Food is a tough thing. I recently finished reading “Eating Animals” by Jonathan Safran Foer, in which he discusses the linkages between food and culture and family. It wasn’t so much reading the book that got me to thinking about diet in my new life but more living it. From day one (outside the Laguna de Apoyo) I immediately noticed a theme: this culture loves their food either fried or super sweet. Everything is over-sugared or fried and its no wonder most people have diabetes and/or weight issues. Its hard to understand how this can happen in a country with so much fresh and readily available fruits and vegetables, more than enough to meet the demands of the country. Here the major form of hydration is gaseosa’s (pop/soda). In moderation (like with most everything) a gaseosa is not all bad but when it accompanies every meal and it is universally opted for instead of water, this is no way to live. Last week I went to get a refresco (juice) from the mercadito near my work but my coworkers informed that it was not safe to drink the market drinks for fear of e-coli or hepatitis so they suggested I get boxed orange juice from the store. I went, I bought, I drank and yikes, was that thing was sweet. Now, you know me and you know I like my sugar (preferably in cookie form), and you know I am definitely don’t typically read the nutritional facts on anything (because that’s not a box I want to open, I prefer to be blissfully kinda ignorant) but when I read the nutritional facts on this tiny box and saw what I perceived as a ridiculous amount of sugar per serving I was shocked (mostly by being shocked by sugar). So the next time I was feeling thirsty for something other than water I chose Gatorade thinking that “this will be good, I like me some Gatorade every once and again” so without looking at the facts I bought it. Again, I was shocked by the amount of sugar it contained and I didn’t bother to look at the nutritional facts because I could taste it.
I recently had a discussion with Maria, my “mom”, about soda consumption and diet in general. She never serves me gaseosas with my meals and she never even keeps it around which I am pretty happy about. She was upset with Anisa (her daughter who also lives here) because she is always drinking soda as well as giving it to her children. Maria understandably doesn’t agree with this and is frustrated with what she, Maria, perceives as Anisa’s uncaring and thoughtless decisions about the health of her children. However my “mom” will often make refrescos and rather than drink the refresco as is with its delicious fruity sweetness she and the rest of the family cringe at the taste sin (without) sugar. After I pour my glass and hers she will add three to four heaping spoonfuls of sugar. While I think that Maria’s diet is very healthy by comparison to many other individuals how is this better and/or different?
In this country where indisputably the most important result of the Sandinista revolution was the implementation of universal healthcare (that means free) does the government not enforce corporations to practice more social responsibility? These are not the same products found in the US. They may appear the same and have the same brand name but they don’t contain the same ingredients. I understand the principles of marketing and I understand holding focus groups to analyze taste but seriously, its out of control. Why are there not health campaigns to promote exercise, nutrition and better diet especially when health is one of the major tenets of this (and all) political parties? I guess with a imminent threat of a dictatorship this isn’t really on too many peoples agendas. But I have to wonder about the consumption practices here and how much of it is uncaring, how much is cultural norm and how much is strictly taste?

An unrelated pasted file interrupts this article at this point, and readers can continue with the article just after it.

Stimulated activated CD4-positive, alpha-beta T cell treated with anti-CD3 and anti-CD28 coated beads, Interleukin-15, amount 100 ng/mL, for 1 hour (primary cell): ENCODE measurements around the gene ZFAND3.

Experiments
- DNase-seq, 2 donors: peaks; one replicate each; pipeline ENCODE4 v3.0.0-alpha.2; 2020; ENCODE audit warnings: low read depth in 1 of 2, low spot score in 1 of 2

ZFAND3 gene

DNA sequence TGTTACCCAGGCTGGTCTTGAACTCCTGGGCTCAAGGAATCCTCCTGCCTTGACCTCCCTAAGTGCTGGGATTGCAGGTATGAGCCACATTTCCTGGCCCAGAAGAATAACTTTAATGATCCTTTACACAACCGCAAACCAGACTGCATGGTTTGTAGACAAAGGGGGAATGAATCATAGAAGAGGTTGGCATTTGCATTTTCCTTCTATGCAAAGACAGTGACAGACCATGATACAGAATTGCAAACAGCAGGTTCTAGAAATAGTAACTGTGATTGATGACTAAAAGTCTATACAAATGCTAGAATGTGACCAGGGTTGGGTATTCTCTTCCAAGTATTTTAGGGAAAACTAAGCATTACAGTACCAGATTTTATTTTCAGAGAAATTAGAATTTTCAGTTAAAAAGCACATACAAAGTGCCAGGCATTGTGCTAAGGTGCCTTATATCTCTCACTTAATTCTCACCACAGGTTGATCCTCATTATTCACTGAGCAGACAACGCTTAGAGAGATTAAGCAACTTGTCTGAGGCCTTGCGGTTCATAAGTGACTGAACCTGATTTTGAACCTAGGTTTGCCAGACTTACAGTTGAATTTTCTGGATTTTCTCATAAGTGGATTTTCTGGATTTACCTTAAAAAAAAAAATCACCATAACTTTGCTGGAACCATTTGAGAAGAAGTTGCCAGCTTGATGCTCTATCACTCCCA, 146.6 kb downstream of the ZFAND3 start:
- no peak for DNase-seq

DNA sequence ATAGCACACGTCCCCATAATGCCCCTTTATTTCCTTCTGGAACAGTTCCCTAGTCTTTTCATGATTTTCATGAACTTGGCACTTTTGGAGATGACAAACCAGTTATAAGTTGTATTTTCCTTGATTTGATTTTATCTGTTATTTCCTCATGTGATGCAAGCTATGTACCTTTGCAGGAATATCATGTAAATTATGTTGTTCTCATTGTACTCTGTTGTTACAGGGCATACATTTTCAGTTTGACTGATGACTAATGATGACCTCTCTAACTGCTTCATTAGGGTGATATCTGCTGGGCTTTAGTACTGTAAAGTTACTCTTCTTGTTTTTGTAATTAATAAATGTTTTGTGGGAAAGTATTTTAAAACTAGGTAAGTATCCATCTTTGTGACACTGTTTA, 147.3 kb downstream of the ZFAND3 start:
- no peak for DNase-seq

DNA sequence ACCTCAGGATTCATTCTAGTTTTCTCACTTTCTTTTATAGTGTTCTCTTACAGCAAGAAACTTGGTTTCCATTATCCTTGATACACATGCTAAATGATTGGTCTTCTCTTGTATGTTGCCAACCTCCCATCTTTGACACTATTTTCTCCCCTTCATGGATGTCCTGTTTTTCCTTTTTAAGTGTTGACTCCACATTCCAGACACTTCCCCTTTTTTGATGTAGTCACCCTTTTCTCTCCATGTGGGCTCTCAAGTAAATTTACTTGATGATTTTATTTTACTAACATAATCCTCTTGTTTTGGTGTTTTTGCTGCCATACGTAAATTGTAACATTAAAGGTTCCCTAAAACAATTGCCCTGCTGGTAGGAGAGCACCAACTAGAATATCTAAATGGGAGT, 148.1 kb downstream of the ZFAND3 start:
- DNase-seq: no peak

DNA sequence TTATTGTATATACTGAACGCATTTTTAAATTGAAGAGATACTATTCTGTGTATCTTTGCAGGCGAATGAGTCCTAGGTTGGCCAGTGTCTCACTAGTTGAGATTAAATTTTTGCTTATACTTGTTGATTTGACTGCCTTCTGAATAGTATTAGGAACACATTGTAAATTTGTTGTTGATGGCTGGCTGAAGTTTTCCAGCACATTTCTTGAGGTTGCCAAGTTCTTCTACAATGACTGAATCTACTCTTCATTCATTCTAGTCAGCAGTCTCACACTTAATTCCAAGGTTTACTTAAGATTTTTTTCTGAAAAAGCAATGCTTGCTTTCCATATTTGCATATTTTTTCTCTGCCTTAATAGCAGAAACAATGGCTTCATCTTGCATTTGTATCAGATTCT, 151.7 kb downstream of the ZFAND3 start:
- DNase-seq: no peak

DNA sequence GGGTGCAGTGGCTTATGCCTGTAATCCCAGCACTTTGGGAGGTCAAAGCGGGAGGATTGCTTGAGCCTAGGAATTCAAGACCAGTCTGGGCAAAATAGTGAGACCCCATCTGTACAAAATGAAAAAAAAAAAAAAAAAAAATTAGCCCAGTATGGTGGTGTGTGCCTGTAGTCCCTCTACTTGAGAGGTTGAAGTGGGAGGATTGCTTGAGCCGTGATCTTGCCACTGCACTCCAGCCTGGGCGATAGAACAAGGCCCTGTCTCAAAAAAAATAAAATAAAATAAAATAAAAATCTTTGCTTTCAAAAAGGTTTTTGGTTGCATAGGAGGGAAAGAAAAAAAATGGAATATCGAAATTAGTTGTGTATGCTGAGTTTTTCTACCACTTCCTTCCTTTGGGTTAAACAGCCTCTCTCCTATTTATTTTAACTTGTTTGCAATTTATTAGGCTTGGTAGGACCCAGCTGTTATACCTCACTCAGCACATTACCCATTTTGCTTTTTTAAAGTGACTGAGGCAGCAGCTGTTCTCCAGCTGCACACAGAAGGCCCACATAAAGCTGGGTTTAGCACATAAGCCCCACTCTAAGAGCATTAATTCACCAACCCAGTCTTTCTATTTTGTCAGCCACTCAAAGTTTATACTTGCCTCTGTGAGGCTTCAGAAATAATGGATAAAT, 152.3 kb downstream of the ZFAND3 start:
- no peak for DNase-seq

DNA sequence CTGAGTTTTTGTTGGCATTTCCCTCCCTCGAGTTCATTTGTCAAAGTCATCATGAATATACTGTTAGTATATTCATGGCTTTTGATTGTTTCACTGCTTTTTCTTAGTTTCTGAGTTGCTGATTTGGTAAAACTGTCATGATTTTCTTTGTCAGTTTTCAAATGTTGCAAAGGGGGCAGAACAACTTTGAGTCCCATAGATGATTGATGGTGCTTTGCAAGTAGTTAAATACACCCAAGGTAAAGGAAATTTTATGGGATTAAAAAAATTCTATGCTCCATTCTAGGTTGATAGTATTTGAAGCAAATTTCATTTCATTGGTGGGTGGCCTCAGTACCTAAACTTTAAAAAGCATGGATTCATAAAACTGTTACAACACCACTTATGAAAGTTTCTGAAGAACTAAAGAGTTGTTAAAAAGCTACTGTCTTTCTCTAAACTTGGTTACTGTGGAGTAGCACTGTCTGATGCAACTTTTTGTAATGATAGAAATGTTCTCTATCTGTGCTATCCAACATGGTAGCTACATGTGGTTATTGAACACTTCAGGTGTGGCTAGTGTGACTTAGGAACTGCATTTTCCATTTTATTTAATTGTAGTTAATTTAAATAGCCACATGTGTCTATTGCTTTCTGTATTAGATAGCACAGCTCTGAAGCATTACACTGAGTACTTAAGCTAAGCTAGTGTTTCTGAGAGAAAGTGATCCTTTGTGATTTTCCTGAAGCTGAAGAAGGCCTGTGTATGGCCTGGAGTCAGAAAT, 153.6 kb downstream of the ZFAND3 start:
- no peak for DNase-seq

Ill start with a bit of background on Fundacion Fenix. Maria (the executive director) began the foundation after having developed her own “D.A.R.E.” type program here in Nicaragua. She would (and continues to) go to schools and teach teachers how to give the program to their students. While she and the director Karla continue to go do this, their primary focus is direct intervention. With the aid of the police they target gangs and working directly with the parents hold an intervention and invite the youths to come to foundation to learn a trade (currently they offer mechanics and woodworking) at no cost. On Friday we held an intervention in Zona 6 of Ciudad Sandino where we were able to talk to 20 plus youths and got them interested in the foundation. We hope that they will pass the word to their friends bringing more youths to the foundation but its hard to say how many will even show up. Another program offered through the foundation is microenterprise, they (specifically Karla) teach willing students how to farm, organically of course, and allow them their own plot of land on the property. Currently the students are growing pipian, a vegetable that outwardly resembles a white eggplant but on the inside is a similar to a squash.